When I first took linear algebra, we never learned about dual spaces. Today in lecture we discussed them and I understand what they are, but I don’t really understand why we want to study them within linear algebra.

I was wondering if anyone knew a nice intuitive motivation for the study of dual spaces and whether or not they “show up” as often as other concepts in linear algebra? Is their usefulness something that just becomes more apparent as you learn more math and see them arise in different settings?

## Edit

I understand that dual spaces show up in functional analysis and multilinear algebra, but I still don’t really understand the intuition/motivation behind their definition in the standard topics covered in a linear algebra course. (Hopefully, this clarifies my question)

**Answer**

Let $V$ be a vector space (over any field, but we can take it to be $\mathbb R$ if you like,

and for concreteness I will take the field to be $\mathbb R$ from now on;

everything is just as interesting in that case). Certainly one of the interesting concepts

in linear algebra is that of a *hyperplane* in $V$.

For example, if $V = \mathbb R^n$, then a hyperplane is just the solution set to an equation

of the form

$$a_1 x_1 + \cdots + a_n x_n = b,$$

for some $a_i$ not all zero and some $b$.

Recall that solving such equations (or simultaneous sets of such equations) is one

of the basic motivations for developing linear algebra.

Now remember that when a vector space is not given to you as $\mathbb R^n$,

it doesn’t normally have a canonical basis, so we don’t have a canonical way

to write its elements down via coordinates, and so we can’t describe hyperplanes

by explicit equations like above. (Or better, we can, but only after choosing

coordinates, and this is not canonical.)

How can we canonically describe hyperplanes in $V$?

For this we need a conceptual interpretation of the above equation. And here linear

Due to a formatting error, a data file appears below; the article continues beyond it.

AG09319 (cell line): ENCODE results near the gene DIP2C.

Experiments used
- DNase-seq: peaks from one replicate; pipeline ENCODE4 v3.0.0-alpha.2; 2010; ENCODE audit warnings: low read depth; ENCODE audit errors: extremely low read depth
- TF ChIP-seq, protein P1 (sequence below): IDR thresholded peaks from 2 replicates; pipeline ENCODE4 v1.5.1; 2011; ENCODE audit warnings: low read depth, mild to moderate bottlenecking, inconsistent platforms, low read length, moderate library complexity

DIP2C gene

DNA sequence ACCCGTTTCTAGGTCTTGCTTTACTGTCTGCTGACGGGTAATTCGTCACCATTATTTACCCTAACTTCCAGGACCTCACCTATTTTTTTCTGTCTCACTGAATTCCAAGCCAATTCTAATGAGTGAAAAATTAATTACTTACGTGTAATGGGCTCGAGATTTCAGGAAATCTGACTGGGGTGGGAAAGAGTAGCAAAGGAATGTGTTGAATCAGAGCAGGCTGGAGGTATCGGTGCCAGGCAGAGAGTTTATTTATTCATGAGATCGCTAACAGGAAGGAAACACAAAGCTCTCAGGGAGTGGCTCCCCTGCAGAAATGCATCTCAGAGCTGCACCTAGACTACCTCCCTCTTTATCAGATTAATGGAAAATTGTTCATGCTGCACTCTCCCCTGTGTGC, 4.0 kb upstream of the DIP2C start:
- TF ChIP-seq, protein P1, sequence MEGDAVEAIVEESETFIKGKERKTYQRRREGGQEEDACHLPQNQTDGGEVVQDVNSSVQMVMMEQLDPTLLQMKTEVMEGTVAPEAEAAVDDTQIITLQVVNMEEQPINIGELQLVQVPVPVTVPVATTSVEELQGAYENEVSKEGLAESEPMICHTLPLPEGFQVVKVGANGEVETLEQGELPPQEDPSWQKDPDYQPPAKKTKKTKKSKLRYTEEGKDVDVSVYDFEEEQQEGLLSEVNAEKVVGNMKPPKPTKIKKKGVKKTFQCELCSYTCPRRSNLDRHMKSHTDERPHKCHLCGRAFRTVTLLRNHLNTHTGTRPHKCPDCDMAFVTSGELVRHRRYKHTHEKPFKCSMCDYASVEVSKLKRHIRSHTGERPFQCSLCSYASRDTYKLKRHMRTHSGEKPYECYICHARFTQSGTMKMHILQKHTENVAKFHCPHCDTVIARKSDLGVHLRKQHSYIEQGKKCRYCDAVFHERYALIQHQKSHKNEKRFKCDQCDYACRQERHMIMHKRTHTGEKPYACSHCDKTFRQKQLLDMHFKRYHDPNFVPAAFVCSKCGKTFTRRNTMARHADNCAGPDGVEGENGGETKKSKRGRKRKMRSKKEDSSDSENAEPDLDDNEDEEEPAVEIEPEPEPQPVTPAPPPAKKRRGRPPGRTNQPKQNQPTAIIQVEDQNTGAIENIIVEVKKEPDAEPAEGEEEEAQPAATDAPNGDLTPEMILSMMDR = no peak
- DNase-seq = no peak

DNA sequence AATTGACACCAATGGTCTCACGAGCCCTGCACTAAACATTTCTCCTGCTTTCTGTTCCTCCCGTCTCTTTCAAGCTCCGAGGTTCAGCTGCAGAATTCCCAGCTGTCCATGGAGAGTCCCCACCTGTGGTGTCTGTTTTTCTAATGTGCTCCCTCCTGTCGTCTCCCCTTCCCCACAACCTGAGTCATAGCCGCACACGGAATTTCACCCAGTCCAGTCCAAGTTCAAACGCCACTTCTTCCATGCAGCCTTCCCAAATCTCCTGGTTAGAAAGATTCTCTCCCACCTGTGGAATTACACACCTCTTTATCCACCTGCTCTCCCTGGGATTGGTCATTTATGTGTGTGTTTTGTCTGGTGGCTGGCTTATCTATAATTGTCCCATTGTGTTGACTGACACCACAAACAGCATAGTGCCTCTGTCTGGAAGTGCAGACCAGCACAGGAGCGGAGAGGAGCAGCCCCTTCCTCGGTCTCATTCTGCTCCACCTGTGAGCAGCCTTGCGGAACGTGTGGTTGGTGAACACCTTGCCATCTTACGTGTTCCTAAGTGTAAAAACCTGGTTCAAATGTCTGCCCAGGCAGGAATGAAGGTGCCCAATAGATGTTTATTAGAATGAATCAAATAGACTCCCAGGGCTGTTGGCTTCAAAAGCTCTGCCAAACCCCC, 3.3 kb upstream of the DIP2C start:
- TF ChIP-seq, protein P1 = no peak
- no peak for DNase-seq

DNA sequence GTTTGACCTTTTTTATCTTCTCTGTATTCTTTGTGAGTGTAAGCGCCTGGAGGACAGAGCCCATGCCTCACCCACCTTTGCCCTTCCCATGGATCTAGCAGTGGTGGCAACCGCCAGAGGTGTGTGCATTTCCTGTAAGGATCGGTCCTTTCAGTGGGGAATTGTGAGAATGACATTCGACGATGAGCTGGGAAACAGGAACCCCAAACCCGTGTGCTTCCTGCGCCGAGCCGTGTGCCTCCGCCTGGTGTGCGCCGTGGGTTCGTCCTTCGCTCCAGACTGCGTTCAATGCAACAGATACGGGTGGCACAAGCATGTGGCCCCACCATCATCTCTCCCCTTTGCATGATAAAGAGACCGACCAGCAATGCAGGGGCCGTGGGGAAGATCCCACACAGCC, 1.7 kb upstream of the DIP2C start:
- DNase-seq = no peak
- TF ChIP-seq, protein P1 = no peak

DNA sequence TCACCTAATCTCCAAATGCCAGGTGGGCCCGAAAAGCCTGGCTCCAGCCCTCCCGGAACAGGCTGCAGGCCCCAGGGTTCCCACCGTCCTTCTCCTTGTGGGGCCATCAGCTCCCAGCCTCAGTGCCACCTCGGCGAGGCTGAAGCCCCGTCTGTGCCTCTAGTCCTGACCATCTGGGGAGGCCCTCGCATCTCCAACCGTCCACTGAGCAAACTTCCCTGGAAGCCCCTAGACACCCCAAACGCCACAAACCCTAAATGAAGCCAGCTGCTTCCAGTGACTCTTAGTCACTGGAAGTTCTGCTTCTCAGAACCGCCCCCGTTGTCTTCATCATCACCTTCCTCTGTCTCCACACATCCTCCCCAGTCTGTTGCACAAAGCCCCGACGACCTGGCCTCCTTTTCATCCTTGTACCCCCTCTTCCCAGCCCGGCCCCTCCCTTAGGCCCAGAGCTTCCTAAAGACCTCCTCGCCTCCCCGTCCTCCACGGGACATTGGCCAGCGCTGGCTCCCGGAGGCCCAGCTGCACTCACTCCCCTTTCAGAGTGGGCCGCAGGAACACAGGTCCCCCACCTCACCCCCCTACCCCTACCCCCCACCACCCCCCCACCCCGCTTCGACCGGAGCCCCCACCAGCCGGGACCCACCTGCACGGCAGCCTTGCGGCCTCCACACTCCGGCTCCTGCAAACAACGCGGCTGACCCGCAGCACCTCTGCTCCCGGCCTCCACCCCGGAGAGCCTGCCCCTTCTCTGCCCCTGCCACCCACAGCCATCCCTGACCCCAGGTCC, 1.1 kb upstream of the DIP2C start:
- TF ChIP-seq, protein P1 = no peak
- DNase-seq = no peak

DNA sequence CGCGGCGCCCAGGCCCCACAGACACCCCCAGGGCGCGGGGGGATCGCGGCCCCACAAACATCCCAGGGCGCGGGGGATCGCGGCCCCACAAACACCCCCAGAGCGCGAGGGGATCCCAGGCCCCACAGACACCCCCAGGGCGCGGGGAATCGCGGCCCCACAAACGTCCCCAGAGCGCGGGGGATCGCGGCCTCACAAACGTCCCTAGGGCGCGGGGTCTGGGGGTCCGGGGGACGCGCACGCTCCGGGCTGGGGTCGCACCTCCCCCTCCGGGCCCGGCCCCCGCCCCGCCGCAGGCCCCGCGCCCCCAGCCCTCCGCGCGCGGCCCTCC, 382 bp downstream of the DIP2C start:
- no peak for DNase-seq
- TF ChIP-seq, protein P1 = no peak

functionals come to the rescue. More precisely, the map

$$\begin{align*}

\ell: \mathbb{R}^n &\rightarrow \mathbb{R} \\

(x_1,\ldots,x_n) &\mapsto a_1 x_1 + \cdots + a_n x_n

\end{align*}$$

is a linear functional on $\mathbb R^n$, and so the above equation for the

hyperplane can be written as

$$\ell(v) = b,$$

where $v = (x_1,\ldots,x_n).$

More generally, if $V$ is any vector space, and $\ell: V \to \mathbb R$ is any

non-zero linear functional (i.e. non-zero element of the dual space), then

for any $b \in \mathbb R,$ the set

$$\{v \, | \, \ell(v) = b\}$$

is a hyperplane in $V$, and all hyperplanes in $V$ arise this way.

So this gives a reasonable justification for introducing the elements of the dual

space to $V$; they generalize the notion of linear equation in several variables

from the case of $\mathbb R^n$ to the case of an arbitrary vector space.

Now you might ask: why do we make them a vector space themselves? Why do we want

to add them to one another, or multiply them by scalars?

There are lots of reasons for this; here is one: Remember how important it is,

when you solve systems of linear equations, to add equations together, or

to multiply them by scalars (here I am referring to all the steps you typically

make when performing Gaussian elimination on a collection of simultaneous linear

equations)? Well, under the dictionary above between linear equations

and linear functionals, these processes correspond precisely to adding together

linear functionals, or multiplying them by scalars. If you ponder this for a bit,

you can hopefully convince yourself that making the set of linear

functionals a vector space is a pretty natural thing to do.

Summary: just as concrete vectors $(x_1,\ldots,x_n) \in \mathbb R^n$ are naturally

generalized to elements of vector spaces, concrete linear expressions

$a_1 x_1 + \ldots + a_n x_n$ in $x_1,\ldots, x_n$ are naturally generalized to linear functionals.

**Attribution***Source : Link , Question Author : WWright , Answer Author : sunspots*